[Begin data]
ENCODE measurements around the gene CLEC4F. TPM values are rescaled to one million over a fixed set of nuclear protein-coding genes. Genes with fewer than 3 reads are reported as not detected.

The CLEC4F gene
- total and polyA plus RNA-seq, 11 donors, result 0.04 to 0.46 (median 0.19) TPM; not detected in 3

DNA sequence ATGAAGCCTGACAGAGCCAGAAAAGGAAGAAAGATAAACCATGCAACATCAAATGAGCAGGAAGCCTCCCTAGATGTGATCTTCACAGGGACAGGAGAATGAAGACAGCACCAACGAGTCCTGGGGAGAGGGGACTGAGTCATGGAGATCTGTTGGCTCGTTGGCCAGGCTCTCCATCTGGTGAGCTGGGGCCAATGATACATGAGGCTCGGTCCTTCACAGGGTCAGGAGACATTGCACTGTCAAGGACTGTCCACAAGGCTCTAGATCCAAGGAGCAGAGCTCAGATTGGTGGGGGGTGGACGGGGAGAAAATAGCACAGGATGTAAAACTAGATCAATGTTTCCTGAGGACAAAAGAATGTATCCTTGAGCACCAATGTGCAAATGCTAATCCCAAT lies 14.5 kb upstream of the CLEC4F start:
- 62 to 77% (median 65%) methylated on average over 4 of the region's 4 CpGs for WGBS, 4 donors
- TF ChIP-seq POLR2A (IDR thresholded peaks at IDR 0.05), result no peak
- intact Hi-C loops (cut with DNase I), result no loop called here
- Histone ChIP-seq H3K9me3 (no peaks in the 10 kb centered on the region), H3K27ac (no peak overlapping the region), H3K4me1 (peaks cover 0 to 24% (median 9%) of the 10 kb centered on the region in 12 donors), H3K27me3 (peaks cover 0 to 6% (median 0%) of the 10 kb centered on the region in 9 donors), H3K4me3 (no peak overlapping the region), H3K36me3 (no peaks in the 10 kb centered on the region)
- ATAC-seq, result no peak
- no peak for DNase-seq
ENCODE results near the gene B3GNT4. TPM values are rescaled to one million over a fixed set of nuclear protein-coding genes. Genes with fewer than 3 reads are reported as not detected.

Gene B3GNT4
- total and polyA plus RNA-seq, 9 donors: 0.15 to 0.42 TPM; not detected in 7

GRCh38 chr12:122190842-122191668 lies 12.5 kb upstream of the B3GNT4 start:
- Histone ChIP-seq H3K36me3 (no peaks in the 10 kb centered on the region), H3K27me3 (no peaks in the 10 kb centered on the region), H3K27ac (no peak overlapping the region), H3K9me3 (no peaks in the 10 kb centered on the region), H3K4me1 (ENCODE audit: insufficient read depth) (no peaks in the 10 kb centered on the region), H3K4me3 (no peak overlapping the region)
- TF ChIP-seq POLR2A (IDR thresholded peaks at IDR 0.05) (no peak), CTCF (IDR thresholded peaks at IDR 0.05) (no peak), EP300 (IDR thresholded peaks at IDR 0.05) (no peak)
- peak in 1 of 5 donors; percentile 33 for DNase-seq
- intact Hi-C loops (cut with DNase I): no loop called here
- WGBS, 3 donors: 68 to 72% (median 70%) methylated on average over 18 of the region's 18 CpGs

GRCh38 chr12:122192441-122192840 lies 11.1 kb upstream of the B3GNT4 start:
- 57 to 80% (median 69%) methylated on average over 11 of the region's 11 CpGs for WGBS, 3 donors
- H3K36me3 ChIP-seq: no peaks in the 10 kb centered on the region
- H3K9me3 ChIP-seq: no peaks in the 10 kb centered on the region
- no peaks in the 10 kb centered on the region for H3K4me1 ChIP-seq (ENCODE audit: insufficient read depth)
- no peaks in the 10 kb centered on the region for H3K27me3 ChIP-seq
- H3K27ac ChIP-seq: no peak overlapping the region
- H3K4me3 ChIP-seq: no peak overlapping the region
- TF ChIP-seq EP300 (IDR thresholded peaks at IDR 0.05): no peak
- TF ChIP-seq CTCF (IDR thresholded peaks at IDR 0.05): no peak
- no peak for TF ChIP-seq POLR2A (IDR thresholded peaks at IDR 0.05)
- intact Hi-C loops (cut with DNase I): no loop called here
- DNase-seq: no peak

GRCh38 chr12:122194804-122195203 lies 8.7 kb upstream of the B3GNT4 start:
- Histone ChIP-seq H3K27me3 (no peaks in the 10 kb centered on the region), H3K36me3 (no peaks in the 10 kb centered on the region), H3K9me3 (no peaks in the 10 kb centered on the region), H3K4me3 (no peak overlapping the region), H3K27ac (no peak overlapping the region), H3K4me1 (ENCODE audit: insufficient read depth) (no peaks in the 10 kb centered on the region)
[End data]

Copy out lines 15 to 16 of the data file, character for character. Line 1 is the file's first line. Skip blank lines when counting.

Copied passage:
- Histone ChIP-seq H3K36me3 (no peaks in the 10 kb centered on the region), H3K27me3 (no peaks in the 10 kb centered on the region), H3K27ac (no peak overlapping the region), H3K9me3 (no peaks in the 10 kb centered on the region), H3K4me1 (ENCODE audit: insufficient read depth) (no peaks in the 10 kb centered on the region), H3K4me3 (no peak overlapping the region)
- TF ChIP-seq POLR2A (IDR thresholded peaks at IDR 0.05) (no peak), CTCF (IDR thresholded peaks at IDR 0.05) (no peak), EP300 (IDR thresholded peaks at IDR 0.05) (no peak)